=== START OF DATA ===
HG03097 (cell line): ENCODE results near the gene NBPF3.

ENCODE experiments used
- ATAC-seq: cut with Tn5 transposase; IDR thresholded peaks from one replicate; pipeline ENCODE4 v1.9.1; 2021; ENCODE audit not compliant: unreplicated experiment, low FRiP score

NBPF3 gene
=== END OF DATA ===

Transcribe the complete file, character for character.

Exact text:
HG03097 (cell line): ENCODE results near the gene NBPF3.

ENCODE experiments used
- ATAC-seq: cut with Tn5 transposase; IDR thresholded peaks from one replicate; pipeline ENCODE4 v1.9.1; 2021; ENCODE audit not compliant: unreplicated experiment, low FRiP score

NBPF3 gene